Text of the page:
Belle Epoque Era Scientific Papers on Absinthe and Absinthism
The Lancet on Absinthe: 1868 - 1930
by Valentin Magnan et al
Published in The Lancet, 1868 - 1930
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All the key early articles on absinthe and absinthism from the most prestigious of all British medical journals, the Lancet.

Of particular interest are some very early articles calling into question the underlying assumptions of the work of Magnan and others.
The questions raised are often very pertinent even today.

In March 1869 an anonymous correspondent wrote:

"...The question whether absinthe exerts any special action other than that of alcohol in general, has been revived by some experiments
by MM. Magnan and Bouchereau in France. These gentlemen placed a guinea-pig under a glass case) with a saucer full of essence of
wormwood (which is one of the flavouring matters of absinthe) by his side. Another guinea-pig was similarly shut up with a saucer full of
pure alcohol. A cat and a rabbit were respectively enclosed along with a saucer each full of wormwood. The three animals which
inhaled the vapours of wormwood experienced, first, excitement, and then epileptiform convulsions. The guinea-pig which merely
breathed the fumes of alcohol, first became lively, then simply drunk. Upon these facts it is sought to establish the conclusion that the
effects of excessive absinthe drinking are seriously different from those of ordinary alcoholic intemperance.

It is not the first time that we have had to notice discussions on this subject, and to comment upon the inadequacy of the evidence
produced in order to prove that absintheism, as met with in the Parisian world, is something different in its nature from chronic
alcoholism. We have never denied the possibility of an ultimate discovery of such differences; but we do maintain that as yet no
symptoms of absintheism have been described which are not to be met with in many of the victims of simple alcoholic excess. The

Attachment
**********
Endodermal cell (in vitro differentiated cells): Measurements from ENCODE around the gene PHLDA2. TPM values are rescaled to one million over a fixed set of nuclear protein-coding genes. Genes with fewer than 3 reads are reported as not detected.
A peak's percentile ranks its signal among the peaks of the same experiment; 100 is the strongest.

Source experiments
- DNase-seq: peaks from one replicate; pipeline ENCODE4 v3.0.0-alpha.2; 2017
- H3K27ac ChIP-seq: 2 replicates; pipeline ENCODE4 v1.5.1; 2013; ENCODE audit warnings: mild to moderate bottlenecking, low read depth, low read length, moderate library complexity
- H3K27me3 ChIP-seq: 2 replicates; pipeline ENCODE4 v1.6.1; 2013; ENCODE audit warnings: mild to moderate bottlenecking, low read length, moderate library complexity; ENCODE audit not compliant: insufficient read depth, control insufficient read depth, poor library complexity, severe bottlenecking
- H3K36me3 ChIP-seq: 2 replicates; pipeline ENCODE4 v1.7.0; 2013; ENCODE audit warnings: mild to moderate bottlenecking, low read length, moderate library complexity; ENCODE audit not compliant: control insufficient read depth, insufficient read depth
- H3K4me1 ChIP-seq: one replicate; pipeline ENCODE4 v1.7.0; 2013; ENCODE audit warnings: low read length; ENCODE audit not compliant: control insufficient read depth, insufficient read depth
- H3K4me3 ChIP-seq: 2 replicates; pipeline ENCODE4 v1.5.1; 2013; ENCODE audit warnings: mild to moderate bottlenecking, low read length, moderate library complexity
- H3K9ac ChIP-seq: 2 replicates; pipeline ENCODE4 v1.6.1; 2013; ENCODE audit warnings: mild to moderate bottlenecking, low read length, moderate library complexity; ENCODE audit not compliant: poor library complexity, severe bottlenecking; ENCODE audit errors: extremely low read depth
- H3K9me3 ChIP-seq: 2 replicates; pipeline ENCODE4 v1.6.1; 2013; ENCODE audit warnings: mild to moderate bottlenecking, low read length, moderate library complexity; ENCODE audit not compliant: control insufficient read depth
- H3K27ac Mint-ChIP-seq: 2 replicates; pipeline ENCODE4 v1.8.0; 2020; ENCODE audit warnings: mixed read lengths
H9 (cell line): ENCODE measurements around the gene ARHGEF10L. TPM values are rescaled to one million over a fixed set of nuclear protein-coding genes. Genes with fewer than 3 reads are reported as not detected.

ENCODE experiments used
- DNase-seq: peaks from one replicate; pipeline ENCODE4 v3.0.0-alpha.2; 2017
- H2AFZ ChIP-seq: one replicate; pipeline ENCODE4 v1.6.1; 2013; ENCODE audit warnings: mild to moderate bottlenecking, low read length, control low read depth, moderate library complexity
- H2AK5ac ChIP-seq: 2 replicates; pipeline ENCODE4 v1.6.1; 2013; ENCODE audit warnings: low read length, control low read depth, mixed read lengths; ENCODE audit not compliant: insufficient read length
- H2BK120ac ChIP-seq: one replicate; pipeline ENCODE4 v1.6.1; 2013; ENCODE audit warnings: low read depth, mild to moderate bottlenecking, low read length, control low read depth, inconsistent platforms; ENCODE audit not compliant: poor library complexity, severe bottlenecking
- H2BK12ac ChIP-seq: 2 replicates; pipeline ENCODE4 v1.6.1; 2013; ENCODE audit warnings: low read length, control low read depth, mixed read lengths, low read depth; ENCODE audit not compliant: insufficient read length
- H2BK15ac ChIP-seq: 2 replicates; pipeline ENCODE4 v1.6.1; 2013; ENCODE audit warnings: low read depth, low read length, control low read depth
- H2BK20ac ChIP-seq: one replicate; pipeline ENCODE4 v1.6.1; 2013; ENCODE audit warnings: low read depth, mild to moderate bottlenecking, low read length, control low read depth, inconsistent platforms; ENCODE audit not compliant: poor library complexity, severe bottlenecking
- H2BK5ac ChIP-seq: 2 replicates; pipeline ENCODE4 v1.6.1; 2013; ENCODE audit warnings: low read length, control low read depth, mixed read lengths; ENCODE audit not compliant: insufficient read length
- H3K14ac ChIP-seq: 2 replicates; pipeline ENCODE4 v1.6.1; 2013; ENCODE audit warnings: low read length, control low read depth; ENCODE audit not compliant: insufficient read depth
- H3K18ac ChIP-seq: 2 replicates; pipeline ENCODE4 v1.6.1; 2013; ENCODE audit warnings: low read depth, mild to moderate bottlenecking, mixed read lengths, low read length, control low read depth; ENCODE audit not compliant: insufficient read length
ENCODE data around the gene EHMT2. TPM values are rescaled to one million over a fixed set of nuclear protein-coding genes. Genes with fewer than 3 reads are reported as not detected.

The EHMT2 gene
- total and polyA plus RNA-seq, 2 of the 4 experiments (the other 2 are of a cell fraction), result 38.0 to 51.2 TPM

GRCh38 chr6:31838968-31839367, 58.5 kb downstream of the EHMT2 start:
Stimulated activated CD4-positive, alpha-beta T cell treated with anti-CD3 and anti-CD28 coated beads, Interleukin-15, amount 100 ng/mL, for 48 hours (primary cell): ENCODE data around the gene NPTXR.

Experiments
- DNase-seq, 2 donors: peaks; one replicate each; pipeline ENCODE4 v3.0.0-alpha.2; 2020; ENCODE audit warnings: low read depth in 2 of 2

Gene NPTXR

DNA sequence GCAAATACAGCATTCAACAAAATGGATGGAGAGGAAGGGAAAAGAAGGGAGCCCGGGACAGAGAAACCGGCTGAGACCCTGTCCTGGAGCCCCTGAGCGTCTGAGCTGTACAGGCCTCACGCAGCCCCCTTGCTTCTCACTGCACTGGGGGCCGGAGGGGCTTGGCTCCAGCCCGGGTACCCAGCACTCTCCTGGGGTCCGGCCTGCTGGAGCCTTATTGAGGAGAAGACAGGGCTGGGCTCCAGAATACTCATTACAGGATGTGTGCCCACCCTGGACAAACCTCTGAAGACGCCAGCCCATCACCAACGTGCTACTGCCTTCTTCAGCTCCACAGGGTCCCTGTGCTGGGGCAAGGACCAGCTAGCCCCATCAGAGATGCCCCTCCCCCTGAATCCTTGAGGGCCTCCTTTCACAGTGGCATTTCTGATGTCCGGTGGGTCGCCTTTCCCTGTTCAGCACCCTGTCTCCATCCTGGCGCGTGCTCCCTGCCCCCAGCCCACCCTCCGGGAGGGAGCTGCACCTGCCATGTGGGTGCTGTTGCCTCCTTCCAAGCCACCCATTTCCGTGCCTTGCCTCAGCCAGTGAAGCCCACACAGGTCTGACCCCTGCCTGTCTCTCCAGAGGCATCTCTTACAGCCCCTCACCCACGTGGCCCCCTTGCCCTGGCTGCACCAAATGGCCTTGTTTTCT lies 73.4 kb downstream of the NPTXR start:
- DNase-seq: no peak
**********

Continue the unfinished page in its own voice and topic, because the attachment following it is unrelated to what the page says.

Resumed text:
sleeplessness, the tremor, the hallucinations, the paralysis, and even the epileptiform convulsions, are all of them well-known
symptoms which are more or less frequently met with in the alcohol drinkers of England. And it is no sort of answer to these facts to
prove, as the recent French observers have done, that the concentrated fumes of wormwood are capable of producing convulsive
symptoms which are not produced by inhalation of the fumes of alcohol. Wormwood is, after all, only present in small proportions in
absinthe. And the question really before us is, not as to the effects of concentrated inhalations of a simple substance like wormwood,
but of the comparative influence of repeated small stomach doses (reaching a high daily total) of an alcohol pure and simple, and of an
alcohol flavoured with small quantities of wormwood, and, indeed, of half a dozen other flavouring matters besides."

There are also several mentions of the adulteration of absinthe, including this one from 1873:

"...Our neighbours, the French, whenever they take up with a new social vice, are pretty sure to invest it with some special features, and
to pursue it with an energy that is all their own. Formerly, there can be no question that the French nation was far more free from the vice
of alcoholic intemperance than the English; but at present, in Paris and the large cities, at any rate, this scandal is almost as great as in
the worst of our towns. Moreover, the favourite liquor which the French choose to tipple has become more and more deadly in its
composition, and, consequently, in its effects. Originally the only important ingredient in its composition, besides alcohol, was the
essential oil of absinthium, or wormwood; and though, doubtless, this added something to the mischievous effects of the liquor, it
would be impossible to trace to it, or to the other comparatively trivial ingredients, the more serious of the special results which are now
observed to occur in the victims of absinthe. An analysis recently made at the Conservatoire des Arts shows that the absinthe now
contains a large proportion of antimony, a poison which cannot fail to add largely to the irritant effects necessarily produced on the
alimentary canal and the liver by constant doses of a concentrated alcoholic liquid. As at present constituted, therefore, and especially
when drunk in the disastrous excess now common in Paris, and taken frequently upon an empty stomach, absinthe forma a chronic
poison of almost unequalled virulence, both as an irritant to the stomach and bowels, and also as a destroyer of the nervous system.      
  It is probable, we think, that the addition of the antimony was intended to produce the doubtful benefit of rendering the absinthe less
intoxicating, for it is notorious that tartar emetic is often slily given to drunkards by their friends to quiet their fury. But it would be
impossible to adulterate the liqueur with sufficiently large doses without risking the production of nausea or actual sickness, and the
quantity of antimony actually introduced only serves to do all the mischief possible, without any corresponding good."
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